For the spring semester at the Dance Center, there is a small cohort of dance writers viewing, discussing, and writing about each performance in the Dance Presenting Series (DPS), guided by Director Ellen Chenoweth. Comprised of Columbia College students and recent alums, cohort members were nominated by faculty members and applied for a position in the group. Here are a few excerpts from their writings about the recent Dance Center presentation of Cloud Gate Dance Theatre of Taiwan, performances March 2 & 3, 2018 at the Harris Theater for Music and Dance in Chicago.
Cloud Gate Dance Theatre of Taiwan in Formosa
Cloud Gate’s movement vocabulary fluctuated between physicalizing mountains and rivers, creating architectures that were heavy and strong, embodying swifter, wind-like movements, and identifiable pedestrian gestures such as an embrace or preparing for a fight. Their range was truly a testament to their dancers’ seemingly infinite capabilities. One of the most striking images from the beginning of the piece was when the dancers swung their torsos, side to side, as a group as if they were encroaching upon unsuspecting victims located downstage left.
The sonic elements supported the execution of the dancers’ physical ability to utilize their weight and body in captivating ways. Jumps with controlled landings that echoed throughout the space, reverberating back to the viewers in ways that emphasized groundedness and strength.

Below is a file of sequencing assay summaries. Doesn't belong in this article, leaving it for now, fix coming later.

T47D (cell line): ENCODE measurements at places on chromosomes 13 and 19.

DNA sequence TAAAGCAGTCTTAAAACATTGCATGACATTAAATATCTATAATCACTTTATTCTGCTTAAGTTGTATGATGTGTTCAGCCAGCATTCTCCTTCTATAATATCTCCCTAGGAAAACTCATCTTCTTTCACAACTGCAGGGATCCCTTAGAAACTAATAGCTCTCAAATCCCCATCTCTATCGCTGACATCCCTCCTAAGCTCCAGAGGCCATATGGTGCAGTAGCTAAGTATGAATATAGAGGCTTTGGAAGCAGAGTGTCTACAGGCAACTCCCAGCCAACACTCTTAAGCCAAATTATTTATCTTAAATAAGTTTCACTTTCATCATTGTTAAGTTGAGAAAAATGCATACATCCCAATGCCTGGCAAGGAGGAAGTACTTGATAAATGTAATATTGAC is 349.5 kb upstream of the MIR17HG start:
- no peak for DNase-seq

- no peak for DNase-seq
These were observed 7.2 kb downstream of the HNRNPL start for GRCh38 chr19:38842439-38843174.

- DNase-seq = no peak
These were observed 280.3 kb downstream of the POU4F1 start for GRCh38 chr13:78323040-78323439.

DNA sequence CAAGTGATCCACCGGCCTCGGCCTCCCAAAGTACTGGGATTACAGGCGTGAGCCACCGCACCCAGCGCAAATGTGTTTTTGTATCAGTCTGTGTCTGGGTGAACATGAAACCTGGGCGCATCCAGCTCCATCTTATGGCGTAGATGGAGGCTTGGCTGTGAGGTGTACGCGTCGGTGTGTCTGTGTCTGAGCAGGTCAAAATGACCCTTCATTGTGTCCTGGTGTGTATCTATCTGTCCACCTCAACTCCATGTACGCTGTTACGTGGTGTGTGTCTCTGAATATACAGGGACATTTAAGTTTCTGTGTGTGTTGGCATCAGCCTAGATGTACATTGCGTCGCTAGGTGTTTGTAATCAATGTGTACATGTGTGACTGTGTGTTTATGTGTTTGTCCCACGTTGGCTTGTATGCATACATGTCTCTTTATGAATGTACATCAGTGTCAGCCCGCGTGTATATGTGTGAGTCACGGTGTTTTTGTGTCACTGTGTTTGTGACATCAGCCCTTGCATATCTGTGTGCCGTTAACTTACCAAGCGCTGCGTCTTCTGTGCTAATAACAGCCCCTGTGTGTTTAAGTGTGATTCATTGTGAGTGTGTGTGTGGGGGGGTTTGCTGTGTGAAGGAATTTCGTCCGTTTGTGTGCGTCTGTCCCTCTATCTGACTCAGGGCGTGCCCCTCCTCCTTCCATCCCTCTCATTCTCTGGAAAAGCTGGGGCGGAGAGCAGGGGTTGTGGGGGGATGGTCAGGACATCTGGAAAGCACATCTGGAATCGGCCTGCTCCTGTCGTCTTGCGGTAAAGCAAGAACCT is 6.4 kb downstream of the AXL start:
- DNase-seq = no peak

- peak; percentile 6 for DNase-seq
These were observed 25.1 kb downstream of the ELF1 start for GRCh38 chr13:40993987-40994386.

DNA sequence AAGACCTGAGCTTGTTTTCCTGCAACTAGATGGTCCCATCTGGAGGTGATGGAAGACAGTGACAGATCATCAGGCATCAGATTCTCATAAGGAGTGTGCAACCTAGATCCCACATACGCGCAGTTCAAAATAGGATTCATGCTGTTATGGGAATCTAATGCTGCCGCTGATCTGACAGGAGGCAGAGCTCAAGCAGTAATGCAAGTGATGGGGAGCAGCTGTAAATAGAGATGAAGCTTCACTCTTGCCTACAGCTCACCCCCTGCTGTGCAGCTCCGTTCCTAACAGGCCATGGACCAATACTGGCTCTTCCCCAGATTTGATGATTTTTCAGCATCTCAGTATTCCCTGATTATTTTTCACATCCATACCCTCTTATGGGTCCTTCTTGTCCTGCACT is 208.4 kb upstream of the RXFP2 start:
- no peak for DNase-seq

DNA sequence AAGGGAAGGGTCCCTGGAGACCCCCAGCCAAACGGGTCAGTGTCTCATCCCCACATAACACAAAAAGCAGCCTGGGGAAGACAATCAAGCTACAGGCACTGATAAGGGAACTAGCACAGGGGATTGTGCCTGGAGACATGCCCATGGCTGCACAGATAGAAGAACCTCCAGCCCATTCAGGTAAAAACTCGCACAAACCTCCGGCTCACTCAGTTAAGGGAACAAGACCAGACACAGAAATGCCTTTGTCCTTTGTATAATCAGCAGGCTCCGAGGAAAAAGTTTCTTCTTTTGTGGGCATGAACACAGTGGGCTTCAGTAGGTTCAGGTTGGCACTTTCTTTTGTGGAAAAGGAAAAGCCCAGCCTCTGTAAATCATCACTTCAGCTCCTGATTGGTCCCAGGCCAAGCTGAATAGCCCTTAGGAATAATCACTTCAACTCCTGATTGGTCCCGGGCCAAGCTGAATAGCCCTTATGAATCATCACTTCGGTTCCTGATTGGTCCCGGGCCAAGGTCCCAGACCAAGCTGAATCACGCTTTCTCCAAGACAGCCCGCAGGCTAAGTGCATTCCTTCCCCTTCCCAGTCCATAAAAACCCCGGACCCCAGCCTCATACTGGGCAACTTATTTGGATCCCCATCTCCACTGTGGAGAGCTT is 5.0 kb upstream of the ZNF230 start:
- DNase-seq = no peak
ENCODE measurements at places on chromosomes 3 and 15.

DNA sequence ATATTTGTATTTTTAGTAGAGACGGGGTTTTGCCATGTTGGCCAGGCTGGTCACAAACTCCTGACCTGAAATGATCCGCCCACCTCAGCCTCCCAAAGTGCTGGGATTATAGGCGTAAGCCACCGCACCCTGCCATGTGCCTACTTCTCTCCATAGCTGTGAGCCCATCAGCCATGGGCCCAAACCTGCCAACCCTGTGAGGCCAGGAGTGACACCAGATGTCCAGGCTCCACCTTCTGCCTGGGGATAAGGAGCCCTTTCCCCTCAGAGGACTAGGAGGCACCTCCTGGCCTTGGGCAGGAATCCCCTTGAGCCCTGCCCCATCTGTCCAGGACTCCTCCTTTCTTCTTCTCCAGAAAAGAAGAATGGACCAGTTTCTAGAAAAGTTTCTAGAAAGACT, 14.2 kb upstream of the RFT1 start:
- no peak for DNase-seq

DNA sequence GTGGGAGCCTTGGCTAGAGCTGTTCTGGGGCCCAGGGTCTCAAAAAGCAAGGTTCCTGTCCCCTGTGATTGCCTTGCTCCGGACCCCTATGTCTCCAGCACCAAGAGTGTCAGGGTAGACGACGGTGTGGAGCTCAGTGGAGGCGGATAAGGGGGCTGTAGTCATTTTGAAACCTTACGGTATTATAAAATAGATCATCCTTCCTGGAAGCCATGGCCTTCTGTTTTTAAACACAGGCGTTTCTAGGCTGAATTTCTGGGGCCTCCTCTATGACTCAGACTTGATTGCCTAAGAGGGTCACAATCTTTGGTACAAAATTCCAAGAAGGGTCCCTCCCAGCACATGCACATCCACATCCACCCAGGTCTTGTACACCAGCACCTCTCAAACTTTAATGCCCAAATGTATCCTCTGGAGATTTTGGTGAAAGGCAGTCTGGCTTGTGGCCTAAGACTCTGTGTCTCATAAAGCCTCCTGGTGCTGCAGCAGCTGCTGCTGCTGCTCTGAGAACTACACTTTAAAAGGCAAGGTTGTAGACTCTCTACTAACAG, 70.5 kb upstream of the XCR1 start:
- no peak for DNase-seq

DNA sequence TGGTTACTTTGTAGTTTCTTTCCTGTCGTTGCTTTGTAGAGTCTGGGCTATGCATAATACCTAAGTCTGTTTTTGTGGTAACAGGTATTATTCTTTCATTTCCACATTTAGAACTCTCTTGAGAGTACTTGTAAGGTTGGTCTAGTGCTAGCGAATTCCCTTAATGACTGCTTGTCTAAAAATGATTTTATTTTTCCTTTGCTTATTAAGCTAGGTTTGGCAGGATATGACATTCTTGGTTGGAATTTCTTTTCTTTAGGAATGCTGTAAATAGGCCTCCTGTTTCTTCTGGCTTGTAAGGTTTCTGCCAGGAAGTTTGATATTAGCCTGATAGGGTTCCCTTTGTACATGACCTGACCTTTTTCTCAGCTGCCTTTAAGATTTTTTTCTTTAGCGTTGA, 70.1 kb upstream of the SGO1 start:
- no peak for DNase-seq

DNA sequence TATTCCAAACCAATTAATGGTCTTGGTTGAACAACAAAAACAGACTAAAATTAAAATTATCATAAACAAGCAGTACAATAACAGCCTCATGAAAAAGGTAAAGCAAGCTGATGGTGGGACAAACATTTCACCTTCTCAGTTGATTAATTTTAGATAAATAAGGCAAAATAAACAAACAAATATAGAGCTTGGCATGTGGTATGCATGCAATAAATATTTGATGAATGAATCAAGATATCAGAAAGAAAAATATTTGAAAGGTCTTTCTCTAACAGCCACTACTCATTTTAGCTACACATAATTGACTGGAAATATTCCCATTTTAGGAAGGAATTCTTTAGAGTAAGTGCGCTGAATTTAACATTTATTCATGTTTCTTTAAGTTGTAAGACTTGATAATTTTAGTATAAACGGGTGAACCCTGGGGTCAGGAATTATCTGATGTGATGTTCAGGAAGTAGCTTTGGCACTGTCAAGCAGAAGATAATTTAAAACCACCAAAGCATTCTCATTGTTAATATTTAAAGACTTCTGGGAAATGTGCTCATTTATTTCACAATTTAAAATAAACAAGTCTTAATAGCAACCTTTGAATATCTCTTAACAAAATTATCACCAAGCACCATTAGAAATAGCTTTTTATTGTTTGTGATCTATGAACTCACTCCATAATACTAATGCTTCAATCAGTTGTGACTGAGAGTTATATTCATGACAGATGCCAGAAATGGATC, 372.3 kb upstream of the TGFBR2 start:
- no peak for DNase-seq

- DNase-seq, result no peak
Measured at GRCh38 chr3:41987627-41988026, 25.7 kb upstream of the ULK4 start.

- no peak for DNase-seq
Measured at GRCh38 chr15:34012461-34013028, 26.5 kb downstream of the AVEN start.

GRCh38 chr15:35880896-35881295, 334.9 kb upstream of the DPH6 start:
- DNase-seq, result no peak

I think about what it means to engulf the mind and body into complimentary practices, supporting the breath and its physical response. Floating, agile, and focused…beauty is revealed and celebrated.
When I think about the performance of Formosa…I am relieved. For a while I’ve been in a complete anti-ballet, anti-modern, anti-Western headspace. The only dances that could gratify me were those of the diaspora. This rich, Easternized dance has completely replenished my hunger for something fresh and devoid of all Western tendencies and habits. Formosa captured a culture at its purest form and splayed it out with smooth abandon.
Bodies form a flock-like entrance onto the stage. One after the other makes their debut as the dance begins. In comes various lines of dancers overlapping with their silent footfalls creating a solid rhythm with a favorable serene urgency as if they’re birds taking to the sky with light flutter of their wings. The overlapping bodies create an interwoven arrangement.
Characters begin to form on the screen. The characters have a life of their own. They interact with the spoken text (in the form of song, humming and speech forms). At points they engulf the dancers in a sea of memory and history. They seem to extend past the stage into the audience, wrapping us into a circular pattern of time.
The combination between Eastern and Western movement patterns and styles was evident throughout the choreography, but it was the control the dancers had over their bodies that stuck with me the most. There was not a single point during the performance when I did not believe one of the dancers was not one hundred percent confident with the choreography that had been set on them. This sureness that they all carried in their bodies allowed them to move with a soft strength.
Images: Cloud Gate Dance Theatre of Taiwan in Formosa. Photos: Liu Chen-hsiang